Tooth Injuries in Sports…What Do I Do if I Lose One?

In our lifetime we will have a total of 52 teeth. Twenty of these are what we call primary or “baby” teeth, which appear around the ages of 6 months to 1 year, and will be fully developed by age 3. We have these teeth until the ages of 6-7, when primary teeth begin to fall out and permanent teeth come in. By the time we have reached our early 20’s, the full set of 32 teeth should be well established.

It is estimated that over 3 million teeth are knocked out (avulsed) every year. As you can see from this statistic, the likelihood that your son or daughter will experience an injury to this area is quite high. Sports that have the highest incidences of tooth avulsion are basketball and baseball, mostly due to the poor facial protection of these sports. Other sports with high rates include hockey, rugby, and soccer, and seem to effect kids around the ages of 8-12 the most.

Again, we only get one set of permanent teeth. Taking the proper steps to ensure we do not lose these after avulsion occurs is crucial!

So, what do I do when the tooth comes out? 

  1. Never re-implant a primary tooth. Doing so can disrupt the bud of the permanent tooth behind it.
  2. Keep the athlete calm. Many times the shock of the accident or seeing the tooth can cause the athlete to panic.
  3. Always pick a tooth up by the crown (chewing side), never the root. Doing so can damage the nerve.
  4. Attempt to rinse with water, milk, saliva, or saline (if the tooth is dirty)–again never touch the root.
  5. Re-implantation of the tooth by a dentist. This is considered to be the most important factor in determining successful outcomes for tooth avulsions. Re-implantation involves putting the tooth back in the socket, if possible. Dentists also agree that 30 seconds to 5 minutes is the optimal time for this to occur. The longer this takes, the higher the risk of cell death. Once the tooth is implanted, get to the dentist ASAP for further evaluation.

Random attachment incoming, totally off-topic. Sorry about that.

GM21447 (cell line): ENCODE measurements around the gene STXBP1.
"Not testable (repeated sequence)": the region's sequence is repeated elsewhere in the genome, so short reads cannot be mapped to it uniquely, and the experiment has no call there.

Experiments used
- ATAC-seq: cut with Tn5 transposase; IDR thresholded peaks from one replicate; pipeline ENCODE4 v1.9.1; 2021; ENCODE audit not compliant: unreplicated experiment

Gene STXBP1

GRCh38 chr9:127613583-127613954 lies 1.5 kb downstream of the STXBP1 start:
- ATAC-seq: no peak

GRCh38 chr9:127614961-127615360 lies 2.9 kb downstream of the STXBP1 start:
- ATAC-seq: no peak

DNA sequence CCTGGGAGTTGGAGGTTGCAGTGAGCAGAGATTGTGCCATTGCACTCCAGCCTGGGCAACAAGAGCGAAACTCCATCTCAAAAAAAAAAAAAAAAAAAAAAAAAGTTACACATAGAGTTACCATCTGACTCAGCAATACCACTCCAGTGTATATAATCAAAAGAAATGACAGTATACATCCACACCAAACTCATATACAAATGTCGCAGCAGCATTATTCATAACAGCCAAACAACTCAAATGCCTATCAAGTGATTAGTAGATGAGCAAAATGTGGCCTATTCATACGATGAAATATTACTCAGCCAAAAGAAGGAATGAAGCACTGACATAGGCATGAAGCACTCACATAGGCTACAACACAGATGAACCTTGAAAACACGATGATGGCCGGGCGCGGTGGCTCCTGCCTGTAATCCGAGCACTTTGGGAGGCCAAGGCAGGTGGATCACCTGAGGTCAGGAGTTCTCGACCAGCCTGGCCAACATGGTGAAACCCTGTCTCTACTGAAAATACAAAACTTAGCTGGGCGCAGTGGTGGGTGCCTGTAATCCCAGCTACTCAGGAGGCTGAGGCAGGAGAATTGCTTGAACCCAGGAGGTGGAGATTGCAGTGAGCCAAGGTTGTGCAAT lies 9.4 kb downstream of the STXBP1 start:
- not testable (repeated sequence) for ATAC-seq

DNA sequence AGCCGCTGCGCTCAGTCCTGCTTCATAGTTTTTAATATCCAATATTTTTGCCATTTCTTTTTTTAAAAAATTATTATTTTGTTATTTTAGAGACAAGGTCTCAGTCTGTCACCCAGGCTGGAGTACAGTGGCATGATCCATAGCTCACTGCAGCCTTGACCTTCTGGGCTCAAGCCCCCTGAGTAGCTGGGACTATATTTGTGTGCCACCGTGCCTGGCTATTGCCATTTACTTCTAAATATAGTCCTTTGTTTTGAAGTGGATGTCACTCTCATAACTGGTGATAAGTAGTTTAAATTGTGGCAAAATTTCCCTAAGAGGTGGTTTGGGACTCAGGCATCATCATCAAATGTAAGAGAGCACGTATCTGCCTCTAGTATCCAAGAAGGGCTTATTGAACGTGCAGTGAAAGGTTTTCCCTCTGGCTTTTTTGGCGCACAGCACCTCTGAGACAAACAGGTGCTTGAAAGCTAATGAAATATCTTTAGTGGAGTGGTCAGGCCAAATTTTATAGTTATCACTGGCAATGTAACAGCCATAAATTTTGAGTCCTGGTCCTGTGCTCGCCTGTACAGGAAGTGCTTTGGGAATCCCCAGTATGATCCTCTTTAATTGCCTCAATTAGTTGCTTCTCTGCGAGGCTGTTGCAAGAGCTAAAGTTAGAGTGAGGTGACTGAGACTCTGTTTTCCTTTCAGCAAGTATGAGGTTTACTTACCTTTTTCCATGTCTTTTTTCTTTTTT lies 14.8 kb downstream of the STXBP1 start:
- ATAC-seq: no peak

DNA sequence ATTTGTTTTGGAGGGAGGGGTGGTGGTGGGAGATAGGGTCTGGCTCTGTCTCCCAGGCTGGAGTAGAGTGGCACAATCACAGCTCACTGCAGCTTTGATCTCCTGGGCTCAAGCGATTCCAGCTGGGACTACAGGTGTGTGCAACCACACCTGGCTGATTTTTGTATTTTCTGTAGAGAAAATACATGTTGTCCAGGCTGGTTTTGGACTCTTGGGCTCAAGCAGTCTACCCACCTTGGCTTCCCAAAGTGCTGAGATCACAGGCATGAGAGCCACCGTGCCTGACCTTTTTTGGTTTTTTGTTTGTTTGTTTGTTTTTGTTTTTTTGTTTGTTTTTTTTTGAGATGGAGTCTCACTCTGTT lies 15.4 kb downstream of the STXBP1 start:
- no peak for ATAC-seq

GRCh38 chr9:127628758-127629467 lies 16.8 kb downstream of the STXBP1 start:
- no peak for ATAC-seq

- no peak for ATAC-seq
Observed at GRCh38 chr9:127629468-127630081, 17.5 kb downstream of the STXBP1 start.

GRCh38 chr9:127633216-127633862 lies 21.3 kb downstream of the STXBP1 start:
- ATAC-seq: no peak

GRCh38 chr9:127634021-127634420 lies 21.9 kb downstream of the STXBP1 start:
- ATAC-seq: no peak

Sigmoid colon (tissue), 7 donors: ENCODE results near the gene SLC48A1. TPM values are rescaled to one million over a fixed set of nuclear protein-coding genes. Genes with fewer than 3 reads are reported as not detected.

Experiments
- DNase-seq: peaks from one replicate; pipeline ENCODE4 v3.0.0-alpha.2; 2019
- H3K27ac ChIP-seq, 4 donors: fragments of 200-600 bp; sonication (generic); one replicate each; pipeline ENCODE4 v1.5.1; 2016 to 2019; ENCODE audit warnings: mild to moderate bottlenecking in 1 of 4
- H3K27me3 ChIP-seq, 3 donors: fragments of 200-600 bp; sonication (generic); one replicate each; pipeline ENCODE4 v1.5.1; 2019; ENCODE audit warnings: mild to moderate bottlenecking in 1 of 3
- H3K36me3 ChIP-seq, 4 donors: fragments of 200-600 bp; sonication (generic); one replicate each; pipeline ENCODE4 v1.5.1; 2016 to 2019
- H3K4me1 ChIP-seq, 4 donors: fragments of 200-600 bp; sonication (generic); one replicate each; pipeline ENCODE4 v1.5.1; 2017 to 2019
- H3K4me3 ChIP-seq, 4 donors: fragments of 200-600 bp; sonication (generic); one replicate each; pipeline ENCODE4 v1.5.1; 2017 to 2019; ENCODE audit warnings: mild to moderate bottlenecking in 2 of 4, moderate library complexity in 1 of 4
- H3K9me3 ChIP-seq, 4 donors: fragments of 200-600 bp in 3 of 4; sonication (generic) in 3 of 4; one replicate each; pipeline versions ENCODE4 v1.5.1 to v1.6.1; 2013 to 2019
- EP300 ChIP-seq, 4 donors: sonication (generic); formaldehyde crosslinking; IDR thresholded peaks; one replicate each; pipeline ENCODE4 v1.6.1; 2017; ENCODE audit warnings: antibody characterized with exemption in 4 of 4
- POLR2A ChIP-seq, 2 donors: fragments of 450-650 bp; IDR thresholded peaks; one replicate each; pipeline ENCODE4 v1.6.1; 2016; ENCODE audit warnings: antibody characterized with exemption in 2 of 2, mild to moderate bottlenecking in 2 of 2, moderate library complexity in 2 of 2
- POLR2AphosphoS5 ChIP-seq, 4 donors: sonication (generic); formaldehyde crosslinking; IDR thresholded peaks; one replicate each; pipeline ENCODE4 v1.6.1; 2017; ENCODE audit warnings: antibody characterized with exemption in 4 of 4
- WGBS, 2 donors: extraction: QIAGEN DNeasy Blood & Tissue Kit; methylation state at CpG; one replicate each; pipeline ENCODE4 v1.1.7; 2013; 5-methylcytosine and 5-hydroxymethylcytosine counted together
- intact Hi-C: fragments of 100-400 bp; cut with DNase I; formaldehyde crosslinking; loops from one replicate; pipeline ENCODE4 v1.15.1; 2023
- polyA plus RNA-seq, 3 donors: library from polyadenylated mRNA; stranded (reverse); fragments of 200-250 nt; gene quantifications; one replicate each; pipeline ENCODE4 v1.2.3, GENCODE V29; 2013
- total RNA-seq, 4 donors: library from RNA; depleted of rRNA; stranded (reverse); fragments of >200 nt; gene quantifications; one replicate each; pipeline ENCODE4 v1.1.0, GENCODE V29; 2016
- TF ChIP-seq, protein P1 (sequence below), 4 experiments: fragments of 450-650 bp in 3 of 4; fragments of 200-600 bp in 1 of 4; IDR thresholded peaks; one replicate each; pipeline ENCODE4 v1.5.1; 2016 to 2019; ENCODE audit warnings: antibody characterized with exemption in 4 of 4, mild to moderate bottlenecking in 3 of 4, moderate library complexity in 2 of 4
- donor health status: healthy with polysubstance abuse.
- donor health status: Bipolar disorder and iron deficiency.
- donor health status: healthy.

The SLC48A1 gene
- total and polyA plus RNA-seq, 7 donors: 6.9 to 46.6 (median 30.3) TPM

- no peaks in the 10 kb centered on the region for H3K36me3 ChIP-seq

6. Do not re-implant the tooth into its socket if it is dirty. This helps to prevent infection.
  7. Control bleeding. Avulsions are usually accompanied with facial or mouth trauma that may also have severe bleeding. Use light pressure and cold compresses to stop before re-implanting the tooth. Do not disrupt clot if formed in socket.
  8. Get to the dentist ASAP. 

What do I do if I can’t re-implant the tooth? 

  • Store it in their cheek.
  • Store it in milk, Hanks Balanced Salt Solution (Save a tooth Kit), saline or the last resort is water.
  • Go to the dentist ASAP for re-implantation and evaluation.

Additional things to consider

  • Sometimes, athletes may be unconscious or have a concussion.
  • Attempt to save the tooth in one of the above-mentioned means of transport, and get to hospital. Rule out any type of severe concussion or head injury before worrying about the tooth.
  • Do not place avulsed tooth in unconscious athlete for fear of aspiration or choking.

How do I prevent this from happening?

Unfortunately, this type of injury is very hard to prevent in any sport. The most important factor in limiting the incidence of this is proper facial protection and use of an approved mouth guard. It is highly advised, especially in sports that do not have facial protection (basketball, rugby, baseball, softball, wrestling, soccer), to use mouth guards at all times. Additionally, proper dental screenings can help identify at risk individuals for avulsions who may have poor dental habits, gum disease, orthodontics or loose teeth.

Taking these steps, along with the ones mentioned above, can greatly increase the chances you have a nice smile your whole life, even if you sustain a tooth avulsion at some point.

Written by: Matt Brewer, MS ATC/R, Certified Athletic Trainer, Sports Medicine for Young Athletes, Orthopedics Institute, Children’s Hospital Colorado. To find out more about tooth loss prevention, read our archived injury prevention posts, or schedule an appointment at 720-777-6600. We are happy to consult with parents or referring providers before a patient is seen at Children’s Colorado.